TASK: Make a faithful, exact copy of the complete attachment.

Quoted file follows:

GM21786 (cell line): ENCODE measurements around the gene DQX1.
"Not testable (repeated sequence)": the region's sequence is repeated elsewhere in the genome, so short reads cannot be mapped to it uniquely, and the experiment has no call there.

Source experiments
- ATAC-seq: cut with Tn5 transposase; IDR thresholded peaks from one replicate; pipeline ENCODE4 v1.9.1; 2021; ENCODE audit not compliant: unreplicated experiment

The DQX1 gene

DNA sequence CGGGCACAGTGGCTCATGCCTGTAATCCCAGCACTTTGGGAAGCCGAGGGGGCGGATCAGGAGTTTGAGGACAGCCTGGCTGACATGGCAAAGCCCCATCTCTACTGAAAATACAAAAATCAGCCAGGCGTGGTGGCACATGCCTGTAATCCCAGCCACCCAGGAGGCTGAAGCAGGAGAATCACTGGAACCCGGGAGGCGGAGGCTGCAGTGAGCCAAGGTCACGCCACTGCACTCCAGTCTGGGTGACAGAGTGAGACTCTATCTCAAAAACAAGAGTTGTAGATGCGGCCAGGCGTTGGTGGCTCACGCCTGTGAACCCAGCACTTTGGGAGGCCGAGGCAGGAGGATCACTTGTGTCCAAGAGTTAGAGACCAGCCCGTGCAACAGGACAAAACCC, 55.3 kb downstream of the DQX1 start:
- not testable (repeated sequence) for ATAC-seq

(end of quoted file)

GM21786 (cell line): ENCODE measurements around the gene DQX1.
"Not testable (repeated sequence)": the region's sequence is repeated elsewhere in the genome, so short reads cannot be mapped to it uniquely, and the experiment has no call there.

Source experiments
- ATAC-seq: cut with Tn5 transposase; IDR thresholded peaks from one replicate; pipeline ENCODE4 v1.9.1; 2021; ENCODE audit not compliant: unreplicated experiment

The DQX1 gene

DNA sequence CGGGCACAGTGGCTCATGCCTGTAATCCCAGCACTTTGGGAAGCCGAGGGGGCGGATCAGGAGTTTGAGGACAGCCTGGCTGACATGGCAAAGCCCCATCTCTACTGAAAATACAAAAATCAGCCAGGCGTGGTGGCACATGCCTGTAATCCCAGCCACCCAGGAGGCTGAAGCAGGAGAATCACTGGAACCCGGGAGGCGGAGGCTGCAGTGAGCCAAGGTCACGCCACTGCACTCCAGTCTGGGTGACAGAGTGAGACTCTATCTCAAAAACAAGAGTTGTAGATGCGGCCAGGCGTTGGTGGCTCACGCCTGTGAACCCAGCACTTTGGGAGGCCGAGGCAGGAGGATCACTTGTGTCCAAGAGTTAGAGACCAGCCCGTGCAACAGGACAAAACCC, 55.3 kb downstream of the DQX1 start:
- not testable (repeated sequence) for ATAC-seq